Real Estate Trends to Watch

John Burns Consulting in Chicago expects nearly 80% of residential growth to occur in suburban communities over the next 10 years – up from 71% from 2010 to 2015. Urban growth is expected to be just 1% through 2025.

A number of suburban neighborhoods are adding more amenities to provide an environment where people can live, work and play. Blending urban and suburban living, makes it possible to walk to work, shopping, entertainment, and to play sports all within your community.

More millennials are expected to buy a first home in 2017 according to the National Association of Realtors (NAR). Many of these buyers have saved enough to buy something more than a condo. In fact, NAR noted that 17% of buyers under 35 were able to save enough for a down payment for a home within a year.

“A Trump presidency is seen as good for housing and mortgage markets in the long term,” said Rick Sharga, executive vice president of Ten-X, a real estate auction site.” He seems committed to bringing regulatory relief – and more regulatory certainty – to the financial services industry, which should help the average home buyer be able to obtain credit a little more easily.

Higher mortgage rates might result in slower increases in house prices in the first quarter of 2017, but it will still remain a seller’s market in most of the country.

Home Buying should remain strong in 2017, which is good news for a market starved of inventory. It is absolutely a sellers’ market, and Donald Trump’s win will not negatively affect the market for those looking to sell, according to Nancy Dennis, a vice president at American Financing Corp., a mortgage lender.

And not too many years down the road, the Gen Z age group (today’s teenagers) has expressed that they value home ownership, according to Sherry Chris, chief executive of a NJ-based Better Homes and Gardens Real Estate firm. In fact, according to a recent survey, 97% of the Gen Z age group wants to own a home – a big home with lots of rooms and lots of space.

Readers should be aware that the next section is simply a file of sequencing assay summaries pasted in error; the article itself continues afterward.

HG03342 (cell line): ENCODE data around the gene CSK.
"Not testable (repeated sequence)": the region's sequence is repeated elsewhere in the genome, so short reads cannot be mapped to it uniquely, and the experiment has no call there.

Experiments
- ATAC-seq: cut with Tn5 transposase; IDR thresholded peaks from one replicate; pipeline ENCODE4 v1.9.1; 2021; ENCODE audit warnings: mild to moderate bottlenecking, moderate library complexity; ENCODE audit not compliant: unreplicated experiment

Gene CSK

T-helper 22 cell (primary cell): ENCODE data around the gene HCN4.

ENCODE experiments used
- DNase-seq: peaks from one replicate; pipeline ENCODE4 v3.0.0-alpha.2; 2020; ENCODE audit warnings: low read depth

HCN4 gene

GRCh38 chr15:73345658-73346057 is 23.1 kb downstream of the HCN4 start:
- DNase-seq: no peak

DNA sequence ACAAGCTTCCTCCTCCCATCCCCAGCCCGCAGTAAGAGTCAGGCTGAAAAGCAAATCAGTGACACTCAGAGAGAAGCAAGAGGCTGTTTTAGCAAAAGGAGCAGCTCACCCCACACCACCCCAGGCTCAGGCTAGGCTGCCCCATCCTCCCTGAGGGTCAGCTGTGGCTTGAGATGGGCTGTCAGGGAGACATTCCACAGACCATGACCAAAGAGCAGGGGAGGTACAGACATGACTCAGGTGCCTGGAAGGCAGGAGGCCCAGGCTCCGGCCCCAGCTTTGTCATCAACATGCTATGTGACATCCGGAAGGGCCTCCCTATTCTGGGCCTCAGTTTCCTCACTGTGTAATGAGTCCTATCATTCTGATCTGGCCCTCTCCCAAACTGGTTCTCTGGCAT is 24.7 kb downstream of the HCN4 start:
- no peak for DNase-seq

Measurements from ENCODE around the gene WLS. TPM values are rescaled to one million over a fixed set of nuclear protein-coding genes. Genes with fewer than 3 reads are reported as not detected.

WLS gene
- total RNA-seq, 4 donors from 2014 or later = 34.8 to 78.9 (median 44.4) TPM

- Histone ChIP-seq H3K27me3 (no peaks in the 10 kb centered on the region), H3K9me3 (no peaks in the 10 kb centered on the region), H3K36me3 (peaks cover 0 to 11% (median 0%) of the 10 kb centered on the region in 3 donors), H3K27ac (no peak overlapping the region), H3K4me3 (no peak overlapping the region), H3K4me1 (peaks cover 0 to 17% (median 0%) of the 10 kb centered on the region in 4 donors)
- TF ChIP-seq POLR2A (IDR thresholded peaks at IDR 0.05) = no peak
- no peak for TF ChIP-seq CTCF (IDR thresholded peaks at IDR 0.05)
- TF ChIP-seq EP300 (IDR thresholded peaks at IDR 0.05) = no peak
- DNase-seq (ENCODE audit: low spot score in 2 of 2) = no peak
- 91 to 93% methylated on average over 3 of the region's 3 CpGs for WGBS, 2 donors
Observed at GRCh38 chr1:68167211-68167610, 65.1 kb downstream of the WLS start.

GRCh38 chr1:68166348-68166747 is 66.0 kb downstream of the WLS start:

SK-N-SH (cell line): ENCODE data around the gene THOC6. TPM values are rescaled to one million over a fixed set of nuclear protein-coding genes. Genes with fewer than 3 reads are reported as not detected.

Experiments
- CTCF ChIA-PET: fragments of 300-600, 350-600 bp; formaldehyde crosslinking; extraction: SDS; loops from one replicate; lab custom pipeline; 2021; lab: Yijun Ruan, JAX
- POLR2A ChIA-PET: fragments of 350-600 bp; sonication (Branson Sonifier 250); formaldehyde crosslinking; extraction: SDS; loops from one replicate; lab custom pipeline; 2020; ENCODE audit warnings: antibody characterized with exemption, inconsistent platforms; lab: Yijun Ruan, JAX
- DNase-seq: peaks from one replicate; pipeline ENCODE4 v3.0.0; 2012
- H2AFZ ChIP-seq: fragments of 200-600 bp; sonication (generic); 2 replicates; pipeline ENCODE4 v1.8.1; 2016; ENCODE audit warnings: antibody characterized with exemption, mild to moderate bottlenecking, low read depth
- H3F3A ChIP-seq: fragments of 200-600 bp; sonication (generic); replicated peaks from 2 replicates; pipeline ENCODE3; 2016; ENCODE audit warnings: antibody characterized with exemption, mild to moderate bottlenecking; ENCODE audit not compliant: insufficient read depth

The single greatest impediment for older Americans wishing to relocate to a planned active adult community has been the inability to sell their home. While the post recession years were very good to a select number of people at the top, those in the middle and younger generations have faced steady headwinds of high cost housing, strict lending standards and heavy student debt burdens. Younger people specifically have largely been hunkered down living in shared apartments or at home with parents waiting for better overall economic conditions, more steady job growth and higher wage appreciation. Market conditions have finally begun to change such that younger people can once again consider jumping into the housing market.

This is very good news for active adults who are looking to downsize to smaller homes and simplify their lives. There are generations of younger buyers looking to buy these active adults’ current homes making dreams come true for everyone!

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